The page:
How a man called Albert saved my family in more ways than one / Dave Thomas column

A name that has always stuck in my mind is that of Burnley footballer Albert Cheesebrough.

By Dave Thomas
Tuesday, 3rd May 2022, 12:30 pm

It’s not a name to forget easily and it made a great impression on me as a nine-year-old. What an amazing name I used to think and it was a name to remember easily. Funny name though, I thought, and I’m glad I’m not called Albert. I recently wondered what the origin of the name Cheesebrough is so I looked it up and it hales from Cheshire, meaning, ‘dweller of a town in Cheshire.’

The origin of names is fascinating. The name Nutter originates from Blackburn – funny that. Mind you, one of my favourite people of all time was called Albert. He was a very short, round, bald little man in his 60s, never without a smile, and changed our standard of living dramatically when I was about seven.

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This week Dave Thomas writes about a Burnley player with quite an unusual name

He lived in a tiny house just up the road from us. I have no memory of how it actually came to happen but he kind of adopted us. He came in every day for a couple of years for a small wage, cooked, cleaned and worked all day to look after us. My mother, who worked all day teaching had, in fact, no interest in cooking or housework and came to rely on him entirely. For her, life was now perfect. In fact, now I come to think, and recalling my mother’s cooking, it was perfect for all of us.

So, Albert was, in truth, great news. The food improved dramatically and at last there was no cigarette ash in the mashed potatoes or rice pudding, except at weekend when, to her horror, she had to resume duties.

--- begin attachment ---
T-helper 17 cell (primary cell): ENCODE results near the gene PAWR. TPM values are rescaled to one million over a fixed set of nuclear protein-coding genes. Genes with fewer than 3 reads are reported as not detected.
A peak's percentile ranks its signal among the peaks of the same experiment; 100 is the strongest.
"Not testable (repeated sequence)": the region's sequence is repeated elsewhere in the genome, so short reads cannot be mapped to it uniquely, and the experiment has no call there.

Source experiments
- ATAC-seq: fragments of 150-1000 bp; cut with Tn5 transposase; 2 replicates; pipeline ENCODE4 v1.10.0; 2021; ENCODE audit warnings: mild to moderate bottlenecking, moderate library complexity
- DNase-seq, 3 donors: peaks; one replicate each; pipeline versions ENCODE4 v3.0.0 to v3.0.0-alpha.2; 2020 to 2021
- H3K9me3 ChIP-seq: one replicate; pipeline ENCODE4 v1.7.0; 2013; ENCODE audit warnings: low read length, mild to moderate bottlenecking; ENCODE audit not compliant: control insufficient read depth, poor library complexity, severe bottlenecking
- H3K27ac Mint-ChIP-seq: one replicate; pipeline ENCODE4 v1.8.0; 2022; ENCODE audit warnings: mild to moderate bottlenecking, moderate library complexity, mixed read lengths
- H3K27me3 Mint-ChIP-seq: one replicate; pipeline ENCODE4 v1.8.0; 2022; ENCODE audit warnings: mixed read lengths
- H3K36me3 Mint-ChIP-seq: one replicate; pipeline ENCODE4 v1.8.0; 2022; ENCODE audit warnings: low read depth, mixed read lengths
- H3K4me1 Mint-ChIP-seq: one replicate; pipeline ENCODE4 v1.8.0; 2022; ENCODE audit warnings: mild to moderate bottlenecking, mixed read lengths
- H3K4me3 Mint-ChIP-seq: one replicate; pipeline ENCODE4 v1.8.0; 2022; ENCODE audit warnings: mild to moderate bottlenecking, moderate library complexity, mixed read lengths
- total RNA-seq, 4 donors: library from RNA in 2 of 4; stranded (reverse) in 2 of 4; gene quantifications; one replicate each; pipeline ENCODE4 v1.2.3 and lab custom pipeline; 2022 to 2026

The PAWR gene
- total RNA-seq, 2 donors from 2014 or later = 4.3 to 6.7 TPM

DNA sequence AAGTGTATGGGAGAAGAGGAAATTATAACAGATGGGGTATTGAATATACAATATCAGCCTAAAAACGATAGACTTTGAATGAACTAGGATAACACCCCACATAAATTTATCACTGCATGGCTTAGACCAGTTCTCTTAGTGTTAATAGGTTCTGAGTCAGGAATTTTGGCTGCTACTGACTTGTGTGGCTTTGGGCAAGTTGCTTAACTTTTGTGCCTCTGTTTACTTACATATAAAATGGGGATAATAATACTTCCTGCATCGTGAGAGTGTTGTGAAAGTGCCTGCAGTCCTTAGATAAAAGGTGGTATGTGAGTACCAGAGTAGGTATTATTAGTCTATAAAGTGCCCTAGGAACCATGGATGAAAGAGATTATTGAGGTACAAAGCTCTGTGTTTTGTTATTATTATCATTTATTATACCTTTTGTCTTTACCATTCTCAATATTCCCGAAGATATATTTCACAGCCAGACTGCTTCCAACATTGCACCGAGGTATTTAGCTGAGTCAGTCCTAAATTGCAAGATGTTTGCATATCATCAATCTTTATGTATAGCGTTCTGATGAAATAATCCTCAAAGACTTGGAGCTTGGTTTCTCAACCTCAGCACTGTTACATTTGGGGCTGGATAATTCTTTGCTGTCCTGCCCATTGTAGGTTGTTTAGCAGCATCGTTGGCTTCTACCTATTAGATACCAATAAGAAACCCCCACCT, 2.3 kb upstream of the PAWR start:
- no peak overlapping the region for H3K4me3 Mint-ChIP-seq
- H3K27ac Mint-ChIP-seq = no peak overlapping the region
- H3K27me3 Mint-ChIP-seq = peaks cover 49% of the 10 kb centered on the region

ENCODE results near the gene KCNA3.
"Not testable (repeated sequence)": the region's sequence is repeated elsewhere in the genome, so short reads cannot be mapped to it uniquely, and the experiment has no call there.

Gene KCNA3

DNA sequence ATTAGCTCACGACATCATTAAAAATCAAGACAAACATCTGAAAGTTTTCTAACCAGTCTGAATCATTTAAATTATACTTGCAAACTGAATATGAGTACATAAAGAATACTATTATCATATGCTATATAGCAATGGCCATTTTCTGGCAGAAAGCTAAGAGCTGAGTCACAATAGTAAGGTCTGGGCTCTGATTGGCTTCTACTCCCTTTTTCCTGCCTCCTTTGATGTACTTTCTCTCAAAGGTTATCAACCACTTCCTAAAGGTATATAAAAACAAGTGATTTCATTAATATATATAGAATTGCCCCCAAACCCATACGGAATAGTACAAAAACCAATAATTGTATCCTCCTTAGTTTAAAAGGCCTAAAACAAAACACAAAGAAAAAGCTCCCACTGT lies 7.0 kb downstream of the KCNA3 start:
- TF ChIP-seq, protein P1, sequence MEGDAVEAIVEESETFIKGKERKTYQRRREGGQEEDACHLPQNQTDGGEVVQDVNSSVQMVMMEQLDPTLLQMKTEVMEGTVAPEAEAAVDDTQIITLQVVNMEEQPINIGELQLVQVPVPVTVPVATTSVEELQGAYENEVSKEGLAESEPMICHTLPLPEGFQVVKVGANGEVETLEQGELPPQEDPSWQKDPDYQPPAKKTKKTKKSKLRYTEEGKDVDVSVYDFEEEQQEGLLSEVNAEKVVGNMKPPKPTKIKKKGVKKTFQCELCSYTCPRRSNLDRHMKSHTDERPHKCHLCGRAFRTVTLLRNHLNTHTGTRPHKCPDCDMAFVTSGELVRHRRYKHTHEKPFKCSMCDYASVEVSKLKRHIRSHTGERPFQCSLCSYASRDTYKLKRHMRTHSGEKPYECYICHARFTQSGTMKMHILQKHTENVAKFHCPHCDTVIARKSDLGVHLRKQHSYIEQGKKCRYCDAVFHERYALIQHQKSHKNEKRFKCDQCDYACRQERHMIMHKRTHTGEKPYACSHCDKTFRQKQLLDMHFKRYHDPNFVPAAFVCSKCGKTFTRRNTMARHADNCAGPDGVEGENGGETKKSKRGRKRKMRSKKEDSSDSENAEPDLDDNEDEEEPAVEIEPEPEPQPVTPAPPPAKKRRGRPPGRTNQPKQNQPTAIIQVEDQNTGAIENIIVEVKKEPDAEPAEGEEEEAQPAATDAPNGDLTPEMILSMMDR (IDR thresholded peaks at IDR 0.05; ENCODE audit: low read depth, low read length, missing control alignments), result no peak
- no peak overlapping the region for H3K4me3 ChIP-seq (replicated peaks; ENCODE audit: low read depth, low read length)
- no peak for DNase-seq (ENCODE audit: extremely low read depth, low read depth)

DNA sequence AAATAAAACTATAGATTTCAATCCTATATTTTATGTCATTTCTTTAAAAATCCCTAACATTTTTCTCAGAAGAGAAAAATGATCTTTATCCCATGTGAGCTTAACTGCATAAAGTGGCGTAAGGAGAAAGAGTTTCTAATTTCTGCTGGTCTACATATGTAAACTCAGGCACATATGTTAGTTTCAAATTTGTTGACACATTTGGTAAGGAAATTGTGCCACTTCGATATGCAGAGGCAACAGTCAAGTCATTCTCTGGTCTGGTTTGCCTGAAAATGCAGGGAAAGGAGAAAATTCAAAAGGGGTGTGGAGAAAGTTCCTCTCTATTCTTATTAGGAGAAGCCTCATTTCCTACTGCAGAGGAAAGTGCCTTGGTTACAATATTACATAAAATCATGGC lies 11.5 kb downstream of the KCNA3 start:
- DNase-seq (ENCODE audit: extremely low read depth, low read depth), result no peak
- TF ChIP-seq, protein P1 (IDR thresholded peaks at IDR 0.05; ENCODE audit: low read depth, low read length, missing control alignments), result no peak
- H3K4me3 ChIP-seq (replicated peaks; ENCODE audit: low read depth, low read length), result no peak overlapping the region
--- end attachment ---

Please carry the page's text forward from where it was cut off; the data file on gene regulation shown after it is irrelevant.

Albert was a treasure and no matter what, always wore a three-piece suit whether he was cooking or cleaning, and the waistcoat was completed with a watch on a chain that hung down from his portly middle. It was in fact Albert who saved a holiday one year. The holiday money had been put in an envelope and then hidden for safekeeping. Alas both parents forgot where they had put it.

I can remember to this day it was £30 and that was a lot of money in 1953. It was Albert who found it under the breadbin in the pantry, clearly the safest place in the house.

When he eventually fell ill and passed away there was much sadness and regret on our part. It was back to mother’s cooking, braised steak her speciality. I have never been able to eat it since.

Then there was another footballer, Jock Winton, another name that stuck in my head. I’d like to be called Jock, I thought. First name Jock, second name Winton, perfectly matched. With a name like that I could picture him before I ever saw him. I imagined someone tough-looking, craggy with cropped hair, a square jaw and firm physique, not too tall and not too short.

It’s not often that what you imagine matches real life, but it turned out that my imagination was spot on.